New publication launched at Davos highlights GAVI's support as a major step foward for equity in women's health
President Kikwete of Tanzania at the launch of the Global Health and Diplomacy in Davos. Photo credit: GHD/2012
Geneva, 25 January 2012 – The GAVI Alliance’s support for the HPV vaccine is a major step forward for equity and women’s health, say contributors to Global Health and Diplomacy (GHD), a new publication launched in Davos this week.
Global Health and Diplomacy
GHD provides a forum for communication, filling the existing gap in the dialogue between global health, diplomacy, development and security. Global health solutions need to be broad based and encompass all stakeholders, the publication said in a press release.
“As a board member of Global Health and Diplomacy, I support efforts that bring together multilaterals, governments, the private sector and civil society to discuss and provide solutions for our global health challenges,” said Tanzanian President Jakaya Mrisho Kikwete.
“We need diplomatic and health solutions to save lives in Africa and globally,” he said.
The announcement that the GAVI Alliance will support introduction of the HPV vaccine is an important example of how we must continue to strive for equity in health.
Mary Robinson, former Chair of the GAVI Alliance Board
Health and well-being of girls and women
The first issue of GHD highlights the importance of investments in the
health and well-being of girls and women, with several articles
dedicated to the issue of human papillomavirus (HPV), the virus that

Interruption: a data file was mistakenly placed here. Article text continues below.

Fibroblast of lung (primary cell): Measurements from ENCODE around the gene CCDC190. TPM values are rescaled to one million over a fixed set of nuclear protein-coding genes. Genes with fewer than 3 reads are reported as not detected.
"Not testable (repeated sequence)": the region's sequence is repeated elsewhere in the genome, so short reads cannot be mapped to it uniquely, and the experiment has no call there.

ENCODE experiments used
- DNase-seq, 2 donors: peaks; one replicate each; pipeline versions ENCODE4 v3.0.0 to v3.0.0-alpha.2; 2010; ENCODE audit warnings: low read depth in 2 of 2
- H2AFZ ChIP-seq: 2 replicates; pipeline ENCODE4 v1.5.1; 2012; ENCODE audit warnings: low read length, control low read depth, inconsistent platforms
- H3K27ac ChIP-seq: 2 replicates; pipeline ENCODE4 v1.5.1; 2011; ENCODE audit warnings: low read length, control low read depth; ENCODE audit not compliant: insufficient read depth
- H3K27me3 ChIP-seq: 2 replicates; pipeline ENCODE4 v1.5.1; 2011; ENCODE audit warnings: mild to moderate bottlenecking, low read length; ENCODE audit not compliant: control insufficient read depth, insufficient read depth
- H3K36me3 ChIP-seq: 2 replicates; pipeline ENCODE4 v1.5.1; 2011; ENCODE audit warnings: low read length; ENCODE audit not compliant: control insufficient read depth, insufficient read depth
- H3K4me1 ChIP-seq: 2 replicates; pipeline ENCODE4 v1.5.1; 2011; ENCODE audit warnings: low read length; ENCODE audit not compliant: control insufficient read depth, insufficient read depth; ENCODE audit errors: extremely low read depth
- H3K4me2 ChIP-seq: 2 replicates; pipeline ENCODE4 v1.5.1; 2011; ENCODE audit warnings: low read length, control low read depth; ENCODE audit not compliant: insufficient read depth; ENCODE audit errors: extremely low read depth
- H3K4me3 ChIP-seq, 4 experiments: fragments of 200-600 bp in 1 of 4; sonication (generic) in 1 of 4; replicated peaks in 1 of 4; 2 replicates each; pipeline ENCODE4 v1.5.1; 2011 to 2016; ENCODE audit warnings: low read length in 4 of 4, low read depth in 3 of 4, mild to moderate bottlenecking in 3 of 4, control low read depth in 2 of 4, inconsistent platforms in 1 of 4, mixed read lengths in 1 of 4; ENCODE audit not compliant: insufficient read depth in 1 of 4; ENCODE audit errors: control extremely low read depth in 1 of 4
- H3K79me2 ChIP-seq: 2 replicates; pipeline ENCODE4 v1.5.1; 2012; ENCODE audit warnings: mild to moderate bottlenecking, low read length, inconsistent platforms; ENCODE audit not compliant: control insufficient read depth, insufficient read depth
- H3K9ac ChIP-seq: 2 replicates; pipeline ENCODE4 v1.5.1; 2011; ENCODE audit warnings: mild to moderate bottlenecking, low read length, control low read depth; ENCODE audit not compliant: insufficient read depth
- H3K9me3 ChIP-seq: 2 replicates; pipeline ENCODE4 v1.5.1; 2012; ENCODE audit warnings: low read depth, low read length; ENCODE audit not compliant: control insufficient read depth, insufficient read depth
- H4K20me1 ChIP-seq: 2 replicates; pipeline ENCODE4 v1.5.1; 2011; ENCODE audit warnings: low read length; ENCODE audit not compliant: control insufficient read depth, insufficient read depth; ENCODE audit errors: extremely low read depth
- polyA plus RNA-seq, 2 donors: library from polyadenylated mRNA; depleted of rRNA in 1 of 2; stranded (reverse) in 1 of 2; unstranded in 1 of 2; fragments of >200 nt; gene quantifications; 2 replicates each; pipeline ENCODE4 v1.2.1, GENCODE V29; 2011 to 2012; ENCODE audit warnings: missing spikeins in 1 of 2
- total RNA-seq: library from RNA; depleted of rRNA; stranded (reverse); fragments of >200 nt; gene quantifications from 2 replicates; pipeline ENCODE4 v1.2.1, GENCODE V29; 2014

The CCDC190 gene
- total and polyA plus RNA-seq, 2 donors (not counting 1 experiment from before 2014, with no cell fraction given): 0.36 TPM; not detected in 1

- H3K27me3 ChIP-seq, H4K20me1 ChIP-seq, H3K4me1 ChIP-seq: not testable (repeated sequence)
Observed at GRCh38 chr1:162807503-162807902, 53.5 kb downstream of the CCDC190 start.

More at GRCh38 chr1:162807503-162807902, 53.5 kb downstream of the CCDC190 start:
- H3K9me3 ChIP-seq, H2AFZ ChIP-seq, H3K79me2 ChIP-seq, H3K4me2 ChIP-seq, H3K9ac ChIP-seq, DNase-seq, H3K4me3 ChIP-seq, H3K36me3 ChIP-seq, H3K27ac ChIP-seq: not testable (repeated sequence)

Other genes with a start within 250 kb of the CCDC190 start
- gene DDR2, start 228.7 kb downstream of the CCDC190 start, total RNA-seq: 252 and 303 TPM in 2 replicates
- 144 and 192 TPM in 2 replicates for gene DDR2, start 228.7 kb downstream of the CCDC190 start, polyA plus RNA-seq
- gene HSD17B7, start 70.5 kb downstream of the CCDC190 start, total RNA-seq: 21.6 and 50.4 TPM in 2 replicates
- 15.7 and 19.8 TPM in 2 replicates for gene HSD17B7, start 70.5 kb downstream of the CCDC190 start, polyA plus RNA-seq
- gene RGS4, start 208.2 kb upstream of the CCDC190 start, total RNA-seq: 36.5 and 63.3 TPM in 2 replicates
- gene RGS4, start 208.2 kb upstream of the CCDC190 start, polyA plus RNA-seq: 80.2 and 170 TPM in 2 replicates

causes virtually all cervical cancer.
In 2008, 275,000 women died
from cervical cancer, of whom 88% were in developing countries where
screening and treatment were less available. In resource-constrained
settings, other options are often unavailable and immunisation is key to
reducing the burden of disease.
“HPV vaccines have become part
of routine immunisation in many industrialised countries,” Dr Ian
Frazer, creator of the HPV vaccine, wrote in the first edition. “But
they are still largely unavailable in the developing world despite the
high burden of cervical cancer deaths.”
In November, the GAVI Board agreed to support the HPV vaccine for women in developing
countries, but said manufacturers must first offer an acceptable price
and countries must demonstrate capacity to reach young women with the
“The announcement that the GAVI Alliance will support
introduction of the HPV vaccine is an important example of how we must
continue to strive for equity in health,” said Mary Robinson, Ireland’s
first woman president and former Chair of the GAVI Alliance Board, in an
By 2015, as many as two million girls in developing countries could be protected from cervical cancer.
health minister, Agnes Binagwaho, said cervical cancer is by far the
most common cancer among women in her country, where making the HPV
vaccine available is a top priority.
“There remains much work to
do, but with the support of our partners and the will of our people, I
have no doubt that we will make it,” she said in her article for Global
Health and Diplomacy.